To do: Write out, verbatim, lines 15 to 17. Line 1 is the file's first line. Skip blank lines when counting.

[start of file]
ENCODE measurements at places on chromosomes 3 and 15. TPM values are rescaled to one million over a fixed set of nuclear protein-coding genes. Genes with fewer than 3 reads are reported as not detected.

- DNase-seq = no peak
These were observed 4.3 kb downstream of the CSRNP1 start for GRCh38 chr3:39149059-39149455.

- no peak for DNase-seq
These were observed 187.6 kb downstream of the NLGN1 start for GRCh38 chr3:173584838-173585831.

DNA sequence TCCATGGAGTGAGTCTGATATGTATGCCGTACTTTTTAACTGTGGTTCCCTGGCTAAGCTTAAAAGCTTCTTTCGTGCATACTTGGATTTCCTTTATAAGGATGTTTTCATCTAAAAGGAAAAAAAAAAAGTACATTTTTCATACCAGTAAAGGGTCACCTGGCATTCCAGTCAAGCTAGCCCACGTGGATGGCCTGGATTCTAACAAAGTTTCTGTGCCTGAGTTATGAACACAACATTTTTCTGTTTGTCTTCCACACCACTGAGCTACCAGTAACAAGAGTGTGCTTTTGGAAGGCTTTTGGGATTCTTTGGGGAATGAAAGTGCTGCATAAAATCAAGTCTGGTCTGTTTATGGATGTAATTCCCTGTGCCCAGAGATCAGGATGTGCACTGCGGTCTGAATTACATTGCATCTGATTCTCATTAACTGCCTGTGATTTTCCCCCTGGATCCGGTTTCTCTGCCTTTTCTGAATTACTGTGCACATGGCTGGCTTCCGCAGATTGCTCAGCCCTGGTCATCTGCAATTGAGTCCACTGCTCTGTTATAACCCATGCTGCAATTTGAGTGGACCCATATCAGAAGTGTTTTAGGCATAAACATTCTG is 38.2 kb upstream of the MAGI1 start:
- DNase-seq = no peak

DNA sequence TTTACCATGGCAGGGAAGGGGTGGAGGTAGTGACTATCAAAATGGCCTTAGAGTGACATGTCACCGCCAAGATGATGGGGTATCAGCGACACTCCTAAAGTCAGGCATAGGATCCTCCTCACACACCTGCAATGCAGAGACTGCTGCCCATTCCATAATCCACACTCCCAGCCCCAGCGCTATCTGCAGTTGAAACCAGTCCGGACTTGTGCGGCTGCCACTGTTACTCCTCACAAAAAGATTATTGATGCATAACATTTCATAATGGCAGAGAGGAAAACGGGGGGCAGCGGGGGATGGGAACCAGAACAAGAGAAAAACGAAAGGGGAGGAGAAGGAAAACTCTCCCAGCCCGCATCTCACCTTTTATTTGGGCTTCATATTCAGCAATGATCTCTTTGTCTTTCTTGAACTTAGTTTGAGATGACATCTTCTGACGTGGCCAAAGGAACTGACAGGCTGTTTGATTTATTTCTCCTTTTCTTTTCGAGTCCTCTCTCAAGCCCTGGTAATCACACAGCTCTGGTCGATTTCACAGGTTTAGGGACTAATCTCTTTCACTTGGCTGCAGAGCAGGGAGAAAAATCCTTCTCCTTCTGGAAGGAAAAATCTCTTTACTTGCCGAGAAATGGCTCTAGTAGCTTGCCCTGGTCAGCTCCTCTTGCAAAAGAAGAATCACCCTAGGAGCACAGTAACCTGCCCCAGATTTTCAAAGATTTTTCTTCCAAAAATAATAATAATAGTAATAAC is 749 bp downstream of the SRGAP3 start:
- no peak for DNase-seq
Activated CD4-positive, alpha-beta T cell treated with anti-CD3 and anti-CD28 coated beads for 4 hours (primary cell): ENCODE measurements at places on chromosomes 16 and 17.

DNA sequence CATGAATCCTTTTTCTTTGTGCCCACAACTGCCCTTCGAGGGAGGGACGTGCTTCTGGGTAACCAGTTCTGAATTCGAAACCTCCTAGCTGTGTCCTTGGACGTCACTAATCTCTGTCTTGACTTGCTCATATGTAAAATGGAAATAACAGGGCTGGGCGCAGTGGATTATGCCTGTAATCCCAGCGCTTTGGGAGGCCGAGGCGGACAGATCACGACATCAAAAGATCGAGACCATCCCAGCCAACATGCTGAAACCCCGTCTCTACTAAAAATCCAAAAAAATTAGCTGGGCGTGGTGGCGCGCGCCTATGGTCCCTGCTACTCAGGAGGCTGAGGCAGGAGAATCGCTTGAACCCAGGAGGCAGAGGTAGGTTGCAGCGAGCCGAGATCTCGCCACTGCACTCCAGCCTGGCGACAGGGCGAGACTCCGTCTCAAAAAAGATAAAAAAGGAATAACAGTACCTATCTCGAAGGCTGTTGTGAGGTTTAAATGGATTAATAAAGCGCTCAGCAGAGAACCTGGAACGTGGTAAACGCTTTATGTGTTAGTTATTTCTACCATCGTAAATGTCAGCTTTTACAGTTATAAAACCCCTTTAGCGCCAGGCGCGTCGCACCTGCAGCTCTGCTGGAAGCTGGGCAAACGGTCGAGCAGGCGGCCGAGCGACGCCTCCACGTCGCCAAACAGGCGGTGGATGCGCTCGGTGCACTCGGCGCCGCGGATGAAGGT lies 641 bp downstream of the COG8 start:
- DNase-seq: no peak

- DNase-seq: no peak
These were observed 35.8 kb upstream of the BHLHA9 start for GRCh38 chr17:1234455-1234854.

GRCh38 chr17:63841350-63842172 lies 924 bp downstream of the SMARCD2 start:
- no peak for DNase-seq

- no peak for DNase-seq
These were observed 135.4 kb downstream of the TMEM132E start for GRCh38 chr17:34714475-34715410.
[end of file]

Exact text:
GRCh38 chr17:63841350-63842172 lies 924 bp downstream of the SMARCD2 start:
- no peak for DNase-seq

- no peak for DNase-seq